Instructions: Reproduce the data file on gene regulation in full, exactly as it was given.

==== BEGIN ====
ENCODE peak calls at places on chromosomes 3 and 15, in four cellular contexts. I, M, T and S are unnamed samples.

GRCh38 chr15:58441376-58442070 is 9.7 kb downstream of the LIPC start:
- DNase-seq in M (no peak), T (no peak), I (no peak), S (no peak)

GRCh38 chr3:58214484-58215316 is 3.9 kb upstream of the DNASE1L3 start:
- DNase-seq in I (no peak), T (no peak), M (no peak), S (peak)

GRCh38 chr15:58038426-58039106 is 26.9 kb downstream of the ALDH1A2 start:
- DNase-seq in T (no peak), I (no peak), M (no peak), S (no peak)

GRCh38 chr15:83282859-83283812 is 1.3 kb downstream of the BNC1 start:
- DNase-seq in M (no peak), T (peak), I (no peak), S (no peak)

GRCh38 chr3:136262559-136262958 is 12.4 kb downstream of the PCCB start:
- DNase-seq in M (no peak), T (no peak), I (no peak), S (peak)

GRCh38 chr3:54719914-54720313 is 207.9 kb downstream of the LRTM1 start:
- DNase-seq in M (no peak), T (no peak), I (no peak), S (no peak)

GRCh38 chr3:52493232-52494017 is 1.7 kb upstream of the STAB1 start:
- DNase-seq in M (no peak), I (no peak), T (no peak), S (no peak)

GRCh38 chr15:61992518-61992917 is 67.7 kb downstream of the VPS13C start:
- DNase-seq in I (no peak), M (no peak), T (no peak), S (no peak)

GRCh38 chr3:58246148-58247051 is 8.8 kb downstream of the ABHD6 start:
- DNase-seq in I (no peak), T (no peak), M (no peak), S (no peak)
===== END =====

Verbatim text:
ENCODE peak calls at places on chromosomes 3 and 15, in four cellular contexts. I, M, T and S are unnamed samples.

GRCh38 chr15:58441376-58442070 is 9.7 kb downstream of the LIPC start:
- DNase-seq in M (no peak), T (no peak), I (no peak), S (no peak)

GRCh38 chr3:58214484-58215316 is 3.9 kb upstream of the DNASE1L3 start:
- DNase-seq in I (no peak), T (no peak), M (no peak), S (peak)

GRCh38 chr15:58038426-58039106 is 26.9 kb downstream of the ALDH1A2 start:
- DNase-seq in T (no peak), I (no peak), M (no peak), S (no peak)

GRCh38 chr15:83282859-83283812 is 1.3 kb downstream of the BNC1 start:
- DNase-seq in M (no peak), T (peak), I (no peak), S (no peak)

GRCh38 chr3:136262559-136262958 is 12.4 kb downstream of the PCCB start:
- DNase-seq in M (no peak), T (no peak), I (no peak), S (peak)

GRCh38 chr3:54719914-54720313 is 207.9 kb downstream of the LRTM1 start:
- DNase-seq in M (no peak), T (no peak), I (no peak), S (no peak)

GRCh38 chr3:52493232-52494017 is 1.7 kb upstream of the STAB1 start:
- DNase-seq in M (no peak), I (no peak), T (no peak), S (no peak)

GRCh38 chr15:61992518-61992917 is 67.7 kb downstream of the VPS13C start:
- DNase-seq in I (no peak), M (no peak), T (no peak), S (no peak)

GRCh38 chr3:58246148-58247051 is 8.8 kb downstream of the ABHD6 start:
- DNase-seq in I (no peak), T (no peak), M (no peak), S (no peak)